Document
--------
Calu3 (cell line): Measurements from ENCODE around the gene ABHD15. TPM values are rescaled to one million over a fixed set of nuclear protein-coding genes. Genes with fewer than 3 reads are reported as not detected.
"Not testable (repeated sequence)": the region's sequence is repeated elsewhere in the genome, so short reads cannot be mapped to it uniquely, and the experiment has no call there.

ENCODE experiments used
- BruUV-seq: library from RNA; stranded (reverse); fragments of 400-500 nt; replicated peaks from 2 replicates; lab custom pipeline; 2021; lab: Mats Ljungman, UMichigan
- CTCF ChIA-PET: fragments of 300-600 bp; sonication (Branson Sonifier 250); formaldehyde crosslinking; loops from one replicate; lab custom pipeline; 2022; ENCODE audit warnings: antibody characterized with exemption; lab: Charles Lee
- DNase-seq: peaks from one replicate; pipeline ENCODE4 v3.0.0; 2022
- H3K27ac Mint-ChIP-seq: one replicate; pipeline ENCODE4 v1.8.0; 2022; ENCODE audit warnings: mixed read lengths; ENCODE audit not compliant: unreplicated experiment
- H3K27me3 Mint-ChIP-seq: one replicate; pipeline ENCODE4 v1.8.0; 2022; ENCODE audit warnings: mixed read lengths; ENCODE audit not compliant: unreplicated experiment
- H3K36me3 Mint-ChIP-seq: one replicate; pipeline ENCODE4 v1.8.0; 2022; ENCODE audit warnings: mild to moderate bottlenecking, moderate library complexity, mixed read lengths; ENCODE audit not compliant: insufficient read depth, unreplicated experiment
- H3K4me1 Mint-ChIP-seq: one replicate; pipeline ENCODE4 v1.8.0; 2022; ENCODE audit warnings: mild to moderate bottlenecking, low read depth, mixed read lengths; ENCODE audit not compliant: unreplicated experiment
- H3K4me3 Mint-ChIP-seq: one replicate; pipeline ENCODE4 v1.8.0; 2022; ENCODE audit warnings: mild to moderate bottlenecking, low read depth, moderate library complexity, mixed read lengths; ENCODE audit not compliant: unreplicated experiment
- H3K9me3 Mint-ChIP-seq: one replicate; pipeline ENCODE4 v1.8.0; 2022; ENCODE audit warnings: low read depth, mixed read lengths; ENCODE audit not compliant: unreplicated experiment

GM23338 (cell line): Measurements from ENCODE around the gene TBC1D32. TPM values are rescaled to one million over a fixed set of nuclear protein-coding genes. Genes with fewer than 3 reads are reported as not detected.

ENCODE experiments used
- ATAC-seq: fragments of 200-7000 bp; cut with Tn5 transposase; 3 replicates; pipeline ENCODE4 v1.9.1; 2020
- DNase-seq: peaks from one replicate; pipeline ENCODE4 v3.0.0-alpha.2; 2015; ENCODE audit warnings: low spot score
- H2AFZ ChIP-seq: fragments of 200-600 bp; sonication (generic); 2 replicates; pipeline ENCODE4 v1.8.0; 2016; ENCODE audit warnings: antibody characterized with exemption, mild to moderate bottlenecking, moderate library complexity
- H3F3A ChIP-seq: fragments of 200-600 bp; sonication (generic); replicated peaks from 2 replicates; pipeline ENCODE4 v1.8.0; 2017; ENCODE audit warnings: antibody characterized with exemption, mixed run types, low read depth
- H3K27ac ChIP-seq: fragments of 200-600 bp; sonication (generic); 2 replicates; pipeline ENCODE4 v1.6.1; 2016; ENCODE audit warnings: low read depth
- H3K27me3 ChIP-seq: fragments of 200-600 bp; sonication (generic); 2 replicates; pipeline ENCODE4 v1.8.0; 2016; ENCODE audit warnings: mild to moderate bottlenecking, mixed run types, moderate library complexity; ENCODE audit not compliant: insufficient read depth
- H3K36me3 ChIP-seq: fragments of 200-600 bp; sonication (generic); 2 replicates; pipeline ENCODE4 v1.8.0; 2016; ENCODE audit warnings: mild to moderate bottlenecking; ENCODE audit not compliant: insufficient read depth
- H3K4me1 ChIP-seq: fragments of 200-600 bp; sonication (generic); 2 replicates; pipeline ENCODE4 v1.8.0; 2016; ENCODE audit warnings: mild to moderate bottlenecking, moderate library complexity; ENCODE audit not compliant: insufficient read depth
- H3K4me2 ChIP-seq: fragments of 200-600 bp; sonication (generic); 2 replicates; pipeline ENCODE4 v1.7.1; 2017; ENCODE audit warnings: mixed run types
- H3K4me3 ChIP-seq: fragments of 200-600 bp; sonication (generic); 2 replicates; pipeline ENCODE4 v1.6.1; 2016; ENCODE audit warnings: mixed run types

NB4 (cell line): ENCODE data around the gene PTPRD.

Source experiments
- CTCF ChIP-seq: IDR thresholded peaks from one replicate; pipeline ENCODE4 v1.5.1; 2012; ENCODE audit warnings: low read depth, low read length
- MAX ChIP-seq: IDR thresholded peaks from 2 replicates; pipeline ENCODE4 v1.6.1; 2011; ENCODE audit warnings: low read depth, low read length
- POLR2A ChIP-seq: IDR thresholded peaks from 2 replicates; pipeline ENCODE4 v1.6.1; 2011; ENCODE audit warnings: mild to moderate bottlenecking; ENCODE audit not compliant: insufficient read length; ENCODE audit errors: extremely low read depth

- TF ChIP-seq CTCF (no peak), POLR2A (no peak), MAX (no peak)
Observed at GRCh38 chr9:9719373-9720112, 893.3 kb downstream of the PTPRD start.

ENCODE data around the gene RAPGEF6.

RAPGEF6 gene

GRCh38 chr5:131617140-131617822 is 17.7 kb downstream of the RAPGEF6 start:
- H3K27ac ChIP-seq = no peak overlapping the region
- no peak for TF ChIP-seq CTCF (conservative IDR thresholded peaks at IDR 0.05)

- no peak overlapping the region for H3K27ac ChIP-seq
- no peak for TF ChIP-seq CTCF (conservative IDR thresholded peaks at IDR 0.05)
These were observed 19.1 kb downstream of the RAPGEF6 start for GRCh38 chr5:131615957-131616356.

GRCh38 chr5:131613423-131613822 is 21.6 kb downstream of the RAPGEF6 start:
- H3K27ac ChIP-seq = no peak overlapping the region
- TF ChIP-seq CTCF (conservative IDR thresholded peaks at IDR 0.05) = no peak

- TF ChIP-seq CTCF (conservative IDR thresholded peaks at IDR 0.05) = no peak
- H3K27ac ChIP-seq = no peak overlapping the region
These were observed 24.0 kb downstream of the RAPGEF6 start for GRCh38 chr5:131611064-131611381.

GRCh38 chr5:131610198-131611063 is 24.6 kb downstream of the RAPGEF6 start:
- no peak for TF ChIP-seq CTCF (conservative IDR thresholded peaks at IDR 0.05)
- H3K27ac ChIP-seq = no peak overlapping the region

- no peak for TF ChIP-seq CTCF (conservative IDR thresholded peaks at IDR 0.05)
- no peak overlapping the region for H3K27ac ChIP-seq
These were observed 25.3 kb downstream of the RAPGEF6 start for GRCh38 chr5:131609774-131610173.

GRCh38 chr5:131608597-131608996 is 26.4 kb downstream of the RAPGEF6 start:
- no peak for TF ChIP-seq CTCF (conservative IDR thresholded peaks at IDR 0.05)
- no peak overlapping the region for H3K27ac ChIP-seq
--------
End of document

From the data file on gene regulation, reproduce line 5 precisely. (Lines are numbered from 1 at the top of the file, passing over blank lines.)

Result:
- CTCF ChIA-PET: fragments of 300-600 bp; sonication (Branson Sonifier 250); formaldehyde crosslinking; loops from one replicate; lab custom pipeline; 2022; ENCODE audit warnings: antibody characterized with exemption; lab: Charles Lee